|June 14, 2002
Whom It May Concern:
The American Institute for Cancer Research (AICR) is the
501(c)3 national cancer charity that fosters research on diet and cancer
and educates the public about the results. AICR raises $38 million per
year, $7 million of which would be put in serious jeopardy by the FTC's
proposed "Do Not Call List."
Like other health-related charitable organizations, the
for Cancer Research depends on volunteers to assist it in a number of
meaningful ways. The most frequent form of volunteer recruitment is
supplemented by the grass roots fundraising efforts of the organization.
There is a substantial portion of individuals who, while they cannot make a
major gift, can make a small periodic gift to the organization. The cost
of contacting each one of these individuals by staff persons or by hired
professional representatives is prohibitive. Without a low, cost-effective
means of developing a line of communication, the affinity between the
individual and the cause will be lost.
Our organization, like so many others, has turned to
telemarketing as a way to recruit volunteers on a
neighborhood-by-neighborhood basis. This type of campaign is complex and
would be prohibitively expensive to run in house by our own staff.
One volunteer potentially represents 15 contacts. Each
of results, heightens our name recognition. In the course of these
contacts, a volunteer not only provides information about the program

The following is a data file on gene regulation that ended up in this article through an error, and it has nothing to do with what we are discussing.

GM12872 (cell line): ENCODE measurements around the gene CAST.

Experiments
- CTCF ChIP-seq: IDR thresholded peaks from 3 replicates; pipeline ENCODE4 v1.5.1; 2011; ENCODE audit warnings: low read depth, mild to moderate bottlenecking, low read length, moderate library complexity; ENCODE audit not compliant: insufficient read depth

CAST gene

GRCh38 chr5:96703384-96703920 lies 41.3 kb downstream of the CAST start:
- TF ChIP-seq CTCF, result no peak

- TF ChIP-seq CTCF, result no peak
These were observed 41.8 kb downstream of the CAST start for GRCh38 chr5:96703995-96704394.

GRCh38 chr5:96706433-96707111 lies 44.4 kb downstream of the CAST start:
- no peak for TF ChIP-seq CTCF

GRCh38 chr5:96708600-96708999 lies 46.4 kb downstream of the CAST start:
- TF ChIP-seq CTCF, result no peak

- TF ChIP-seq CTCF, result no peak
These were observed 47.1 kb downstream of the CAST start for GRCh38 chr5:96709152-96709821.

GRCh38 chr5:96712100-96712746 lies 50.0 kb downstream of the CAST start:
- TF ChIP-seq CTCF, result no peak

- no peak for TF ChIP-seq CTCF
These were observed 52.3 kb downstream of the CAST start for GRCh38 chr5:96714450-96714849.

service and its availability to the person contacted and members of their
family, but he/she also seeks support.
Many of the volunteers have more time than money to
approach allows individuals to play a meaningful role in assisting an
organization with which they feel an affinity. Even if the volunteer only
obtains $10 from five different friends, the end result is a fifty-dollar
response to a single telephone call. Not only has the organization
effectively reduced its cost of fundraising, thereby making more money
available to pursue its program service and education, it has also
potentially identified 15 other persons who may become regular supporters
who make financial contributions or avail themselves of the program
services we offer. If a significant portion of all listed telephone
numbers (the FTC itself has estimated could be 40% or more that ultimately
end up on the national list) becomes unavailable as a result of the
institution of a national "Do Not Call List," then this vital portion of
our organization will be substantially diminished. This program makes up
almost 20% of our total revenues.
We strongly urge you to exempt charities, and professional
calling on their behalf, from the requirements of the FTC's national "Do
Not Call List."
Kathryn L. Ward
Senior Vice President